April 28, 2013
The initial prototype was very focussed. Your objective was to perform heart surgery on a patient without killing them and you had very limited scope to do this. You see, in Surgeon Simulator you're only able to control one hand (movement and rotation) and each of its different fingers independently - that's it. Due to the game's difficulty and propensity for cack handedness, needless to say, this prototype became a bit of a viral hit.
As soon as you get into Surgeon Simulator 2013, the same philosophies are true. The difference now, is that it's applied to everything. The entire menu system is about how you control and manipulate this one hand and there are plenty of Easter Eggs even at this early stage. You can pick up the phone, use the computer or simply just smash everything off of the desk if you want to. It's certainly a good place to get a bit more practice with your new limb before you delve into the surgery.
The first surgery you'll have to tackle is the classic heart surgery. It's important to note at this point that everything is about completing your objective as quickly and efficiently as possible - nothing else matters. Therefore, the quickest way to get to the heart is to just break off all the ribs, rip out the lungs and severe the arteries. We don't have to worry about what happens afterwards.
There are numerous ways you can perform these simple tasks and that's what makes the game rather unique in a way. Most people will opt to use the hammer to break off the ribs, but even this is a rather difficult task in itself. If that's not your thing though, you can also choose to use a bone saw, circular bone saw or even a drill. It all just depends on whether you want to go for cleanliness or speed, because that's ultimately what you're judged on once the operation is completed.
At almost all times, your patient will be losing blood, but the amount of blood your patient is losing depends on how accurate and careful you are with the tools of your trade. If you accidentally drop a scalpel in your patient's body, that might start to cause some serious blood loss, for example. Likewise, if you slip while using a surgical laser and accidentally melt your patient's ear, that can also cause some issues. The important thing to note though, is that as long as you stick them with the right syringe, everything returns to normal on that front.
If you haven't realised already, Surgeon Simulator proposes quite a few different challenges. Often, even picking up the right instrument you want can be difficult enough - figuring out how to make it work for you is another matter entirely. It means that simple mistakes can happen quite often, such as injecting yourself with a syringe while you're trying to pick up another one.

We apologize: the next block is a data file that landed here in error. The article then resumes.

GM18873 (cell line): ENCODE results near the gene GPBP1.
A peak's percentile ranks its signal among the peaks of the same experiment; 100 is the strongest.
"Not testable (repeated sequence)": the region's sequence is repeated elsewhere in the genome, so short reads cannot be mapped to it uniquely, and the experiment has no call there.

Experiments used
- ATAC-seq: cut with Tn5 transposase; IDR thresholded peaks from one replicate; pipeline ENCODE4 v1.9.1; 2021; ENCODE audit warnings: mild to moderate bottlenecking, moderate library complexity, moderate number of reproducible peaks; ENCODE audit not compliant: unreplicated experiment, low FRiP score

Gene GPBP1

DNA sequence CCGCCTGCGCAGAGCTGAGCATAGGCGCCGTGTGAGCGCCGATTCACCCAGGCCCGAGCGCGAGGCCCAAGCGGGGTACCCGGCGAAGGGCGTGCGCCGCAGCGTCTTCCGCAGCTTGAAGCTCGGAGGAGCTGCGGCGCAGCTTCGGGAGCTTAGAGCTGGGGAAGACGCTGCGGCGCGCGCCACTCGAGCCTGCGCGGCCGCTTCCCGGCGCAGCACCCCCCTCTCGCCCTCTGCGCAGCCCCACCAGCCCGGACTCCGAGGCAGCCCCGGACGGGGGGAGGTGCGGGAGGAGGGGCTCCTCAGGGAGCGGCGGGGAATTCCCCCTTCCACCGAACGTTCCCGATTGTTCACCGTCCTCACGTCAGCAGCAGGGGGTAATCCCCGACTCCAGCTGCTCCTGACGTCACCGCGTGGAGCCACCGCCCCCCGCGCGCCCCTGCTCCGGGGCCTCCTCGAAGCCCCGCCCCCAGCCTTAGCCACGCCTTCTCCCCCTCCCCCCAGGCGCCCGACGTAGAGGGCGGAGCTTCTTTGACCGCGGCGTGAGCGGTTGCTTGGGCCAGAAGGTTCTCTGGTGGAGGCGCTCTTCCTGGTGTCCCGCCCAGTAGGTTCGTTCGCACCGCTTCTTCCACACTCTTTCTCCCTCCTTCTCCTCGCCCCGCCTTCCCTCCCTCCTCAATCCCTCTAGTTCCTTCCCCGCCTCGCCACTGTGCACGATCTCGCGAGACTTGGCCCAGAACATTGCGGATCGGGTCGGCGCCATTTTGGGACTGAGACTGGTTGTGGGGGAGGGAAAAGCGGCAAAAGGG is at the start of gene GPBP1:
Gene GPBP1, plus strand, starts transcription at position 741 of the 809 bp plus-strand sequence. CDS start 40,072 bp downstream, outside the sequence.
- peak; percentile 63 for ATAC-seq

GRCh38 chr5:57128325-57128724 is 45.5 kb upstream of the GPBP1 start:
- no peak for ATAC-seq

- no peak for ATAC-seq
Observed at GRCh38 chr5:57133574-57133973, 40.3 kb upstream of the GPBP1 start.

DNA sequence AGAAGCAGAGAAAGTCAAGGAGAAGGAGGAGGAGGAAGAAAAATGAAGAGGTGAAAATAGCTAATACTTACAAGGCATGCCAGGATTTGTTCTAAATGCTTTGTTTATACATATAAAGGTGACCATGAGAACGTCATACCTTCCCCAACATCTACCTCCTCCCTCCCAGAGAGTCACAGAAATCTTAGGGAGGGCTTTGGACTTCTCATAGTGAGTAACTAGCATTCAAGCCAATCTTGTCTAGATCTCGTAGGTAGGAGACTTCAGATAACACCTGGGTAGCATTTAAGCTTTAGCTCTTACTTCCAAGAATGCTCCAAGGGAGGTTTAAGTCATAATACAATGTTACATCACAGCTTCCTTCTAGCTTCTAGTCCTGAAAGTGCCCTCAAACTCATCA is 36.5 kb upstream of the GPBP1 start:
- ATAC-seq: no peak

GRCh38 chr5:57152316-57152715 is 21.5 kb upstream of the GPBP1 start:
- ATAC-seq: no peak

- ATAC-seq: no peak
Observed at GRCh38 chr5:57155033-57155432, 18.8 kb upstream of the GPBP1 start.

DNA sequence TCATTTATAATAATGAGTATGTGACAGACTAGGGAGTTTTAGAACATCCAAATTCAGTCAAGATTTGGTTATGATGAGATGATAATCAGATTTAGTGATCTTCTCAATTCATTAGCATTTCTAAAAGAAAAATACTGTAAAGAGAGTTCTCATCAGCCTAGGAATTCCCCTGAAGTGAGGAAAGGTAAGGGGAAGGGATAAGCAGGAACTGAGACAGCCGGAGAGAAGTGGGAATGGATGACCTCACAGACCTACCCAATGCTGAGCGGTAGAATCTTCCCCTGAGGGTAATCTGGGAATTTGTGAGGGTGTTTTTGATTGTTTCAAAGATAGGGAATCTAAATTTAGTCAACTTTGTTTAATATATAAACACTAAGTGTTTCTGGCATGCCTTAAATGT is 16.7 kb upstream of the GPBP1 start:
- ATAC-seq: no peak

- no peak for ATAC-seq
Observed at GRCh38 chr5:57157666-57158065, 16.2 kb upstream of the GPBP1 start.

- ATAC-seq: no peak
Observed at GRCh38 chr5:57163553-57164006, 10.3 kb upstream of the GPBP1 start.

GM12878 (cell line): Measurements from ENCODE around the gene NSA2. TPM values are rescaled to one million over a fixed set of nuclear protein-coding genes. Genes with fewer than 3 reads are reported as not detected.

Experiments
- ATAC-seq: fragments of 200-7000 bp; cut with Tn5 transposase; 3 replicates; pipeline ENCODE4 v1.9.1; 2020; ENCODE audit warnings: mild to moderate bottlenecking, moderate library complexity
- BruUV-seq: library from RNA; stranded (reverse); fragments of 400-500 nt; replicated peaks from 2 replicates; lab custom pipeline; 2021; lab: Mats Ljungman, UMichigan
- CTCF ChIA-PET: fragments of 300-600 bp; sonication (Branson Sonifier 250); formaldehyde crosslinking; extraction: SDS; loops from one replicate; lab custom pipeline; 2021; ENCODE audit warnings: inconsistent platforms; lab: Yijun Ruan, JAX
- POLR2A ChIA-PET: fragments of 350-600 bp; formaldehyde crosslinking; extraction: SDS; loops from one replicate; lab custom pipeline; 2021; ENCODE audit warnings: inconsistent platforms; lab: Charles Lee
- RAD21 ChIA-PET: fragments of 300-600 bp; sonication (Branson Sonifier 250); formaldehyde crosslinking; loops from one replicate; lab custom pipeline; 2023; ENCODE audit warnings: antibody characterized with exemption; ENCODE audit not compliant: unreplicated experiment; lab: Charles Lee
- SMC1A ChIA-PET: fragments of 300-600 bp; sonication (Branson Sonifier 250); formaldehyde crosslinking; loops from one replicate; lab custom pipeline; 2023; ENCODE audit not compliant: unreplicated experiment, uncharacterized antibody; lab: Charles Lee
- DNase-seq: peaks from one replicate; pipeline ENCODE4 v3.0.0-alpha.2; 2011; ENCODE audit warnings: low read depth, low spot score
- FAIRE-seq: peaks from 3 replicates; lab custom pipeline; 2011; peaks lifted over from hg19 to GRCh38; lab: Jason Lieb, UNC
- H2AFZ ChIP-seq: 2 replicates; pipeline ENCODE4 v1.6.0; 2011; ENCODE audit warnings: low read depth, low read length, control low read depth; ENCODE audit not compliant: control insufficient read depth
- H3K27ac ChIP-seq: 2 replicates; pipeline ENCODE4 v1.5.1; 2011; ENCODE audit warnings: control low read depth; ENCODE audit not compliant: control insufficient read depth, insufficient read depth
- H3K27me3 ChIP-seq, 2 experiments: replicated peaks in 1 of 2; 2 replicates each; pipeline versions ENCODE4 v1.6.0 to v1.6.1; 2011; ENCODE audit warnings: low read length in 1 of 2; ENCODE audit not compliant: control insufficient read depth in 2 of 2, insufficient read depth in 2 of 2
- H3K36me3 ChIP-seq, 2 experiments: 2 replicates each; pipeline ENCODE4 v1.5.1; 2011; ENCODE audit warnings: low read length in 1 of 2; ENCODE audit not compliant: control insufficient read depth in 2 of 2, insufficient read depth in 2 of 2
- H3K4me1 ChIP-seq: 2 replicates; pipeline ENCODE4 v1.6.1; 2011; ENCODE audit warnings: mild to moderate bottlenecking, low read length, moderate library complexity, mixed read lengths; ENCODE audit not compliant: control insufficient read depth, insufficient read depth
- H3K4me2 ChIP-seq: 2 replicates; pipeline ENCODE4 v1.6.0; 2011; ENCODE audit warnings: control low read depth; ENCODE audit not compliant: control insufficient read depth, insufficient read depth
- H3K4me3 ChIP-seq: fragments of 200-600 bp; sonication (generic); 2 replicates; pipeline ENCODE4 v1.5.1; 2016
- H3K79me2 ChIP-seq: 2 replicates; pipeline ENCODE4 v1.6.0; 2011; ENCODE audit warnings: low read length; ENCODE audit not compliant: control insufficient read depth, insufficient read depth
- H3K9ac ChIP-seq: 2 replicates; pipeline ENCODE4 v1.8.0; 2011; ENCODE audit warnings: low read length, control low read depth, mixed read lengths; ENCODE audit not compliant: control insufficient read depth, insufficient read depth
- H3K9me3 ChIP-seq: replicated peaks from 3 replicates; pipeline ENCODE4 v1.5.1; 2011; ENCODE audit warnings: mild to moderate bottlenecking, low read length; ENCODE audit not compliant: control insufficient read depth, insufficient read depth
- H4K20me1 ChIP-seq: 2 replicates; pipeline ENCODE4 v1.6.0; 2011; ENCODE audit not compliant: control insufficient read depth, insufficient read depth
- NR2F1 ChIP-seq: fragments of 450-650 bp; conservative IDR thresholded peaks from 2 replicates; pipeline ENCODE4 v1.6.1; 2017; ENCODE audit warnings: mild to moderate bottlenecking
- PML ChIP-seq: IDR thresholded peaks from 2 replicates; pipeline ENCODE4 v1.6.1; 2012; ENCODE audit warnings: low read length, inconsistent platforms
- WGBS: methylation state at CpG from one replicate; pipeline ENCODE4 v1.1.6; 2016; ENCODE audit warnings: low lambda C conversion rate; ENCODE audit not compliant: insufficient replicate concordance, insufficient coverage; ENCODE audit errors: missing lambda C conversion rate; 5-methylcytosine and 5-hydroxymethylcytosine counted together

Actions like this can have dire consequences. That particular example will lead to hallucinations. It doesn't stop there though, as there are other handicaps you can inflict on yourself if the game isn't challenging enough already, handicaps such as electrocuting yourself by putting a scalpel in a plug socket; this will cause all actions to be performed in a mirror.
There are only three different operations to perform; heart transplant, double kidney transplant and a brain transplant. It's a bit disappointing, especially as the heart and kidney transplant are essentially just the same, but with an increasing level of annoyance. To counter this, the developers decided to add an extra difficulty level, but perhaps not in the way you might expect. Instead of being able to perform the surgery in a controlled environment, which is difficult enough for some, you now have to perform them in the back of a moving ambulance.
The ambulance missions, for the player, are the worst. However, for anyone who's watching it's hilarious. You can go all the way through your surgery, only to find the transplant organs have flown out the back of the ambulance when it went over a speed bump.
For the heart and brain transplant, it's rather fun for both parties, but with the double kidney transplant it's quite the opposite. Not only do you have to worry about losing all your equipment and the new organs, you also have to place the new kidneys in the correct position. This is just frustrating and it ruins the spirit of the game. There's no challenge here, it's just dumb luck because the positioning needed is just far too specific. There was no need for it to be this way, especially when you can just lob the heart in wherever.
It's probably for this reason that the next difficulty only has one surgery you can perform - the heart surgery. Taking things one step further, this surgery has to be performed in space. Yes, zero gravity.
Presentation hasn't changed all that much since the original prototype - there are just some new tools and obviously the new locations. This isn't a bad thing though, as the game's charm has remained. There's also some pulsing music to drive you on. It's just a shame there weren't a few more surgeries to perform, as you can get through the game pretty quickly once you get the hang of things.
Surgeon Simulator started off as nothing more than a bit of fun, but it's turned into so much more. Yes, it still feels a little bit lacking in some areas, but the additional content is solid enough and with the new ambulance missions, things are certainly interesting. If you're up for a short, but fun puzzle experience, then Surgeon Simulator is sure to scratch that itch - just don't expect an experience that's too deep.